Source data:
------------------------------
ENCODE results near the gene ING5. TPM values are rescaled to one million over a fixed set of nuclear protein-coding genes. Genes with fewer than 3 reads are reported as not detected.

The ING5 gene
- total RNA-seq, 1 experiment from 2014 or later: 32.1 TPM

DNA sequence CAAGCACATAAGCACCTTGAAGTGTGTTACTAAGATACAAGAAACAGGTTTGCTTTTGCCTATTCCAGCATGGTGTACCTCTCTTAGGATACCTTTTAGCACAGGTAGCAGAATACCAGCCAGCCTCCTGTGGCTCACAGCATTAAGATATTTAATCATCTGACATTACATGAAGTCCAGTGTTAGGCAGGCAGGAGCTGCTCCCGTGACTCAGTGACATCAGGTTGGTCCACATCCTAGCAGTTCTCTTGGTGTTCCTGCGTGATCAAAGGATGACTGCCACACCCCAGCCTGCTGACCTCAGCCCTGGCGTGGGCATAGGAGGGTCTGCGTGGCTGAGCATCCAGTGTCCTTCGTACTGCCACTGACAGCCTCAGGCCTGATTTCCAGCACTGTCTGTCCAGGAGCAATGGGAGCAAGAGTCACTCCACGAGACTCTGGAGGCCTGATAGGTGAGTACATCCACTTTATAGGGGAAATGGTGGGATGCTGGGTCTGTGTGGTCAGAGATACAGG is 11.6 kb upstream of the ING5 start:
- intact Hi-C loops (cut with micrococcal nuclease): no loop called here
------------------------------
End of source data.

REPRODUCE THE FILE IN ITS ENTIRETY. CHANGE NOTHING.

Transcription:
ENCODE results near the gene ING5. TPM values are rescaled to one million over a fixed set of nuclear protein-coding genes. Genes with fewer than 3 reads are reported as not detected.

The ING5 gene
- total RNA-seq, 1 experiment from 2014 or later: 32.1 TPM

DNA sequence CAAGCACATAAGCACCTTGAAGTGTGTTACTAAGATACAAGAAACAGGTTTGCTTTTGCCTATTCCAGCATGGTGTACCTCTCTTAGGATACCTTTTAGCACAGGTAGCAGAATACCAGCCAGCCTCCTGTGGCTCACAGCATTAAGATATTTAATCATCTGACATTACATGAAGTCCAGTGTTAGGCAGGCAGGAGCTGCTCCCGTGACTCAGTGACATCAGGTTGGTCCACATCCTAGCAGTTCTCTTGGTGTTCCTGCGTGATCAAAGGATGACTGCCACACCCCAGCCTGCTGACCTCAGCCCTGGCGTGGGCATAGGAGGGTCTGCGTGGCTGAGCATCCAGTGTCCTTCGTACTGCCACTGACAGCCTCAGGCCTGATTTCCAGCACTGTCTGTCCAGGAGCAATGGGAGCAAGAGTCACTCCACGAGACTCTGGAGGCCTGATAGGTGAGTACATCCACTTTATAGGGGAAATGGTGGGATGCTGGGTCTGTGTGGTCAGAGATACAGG is 11.6 kb upstream of the ING5 start:
- intact Hi-C loops (cut with micrococcal nuclease): no loop called here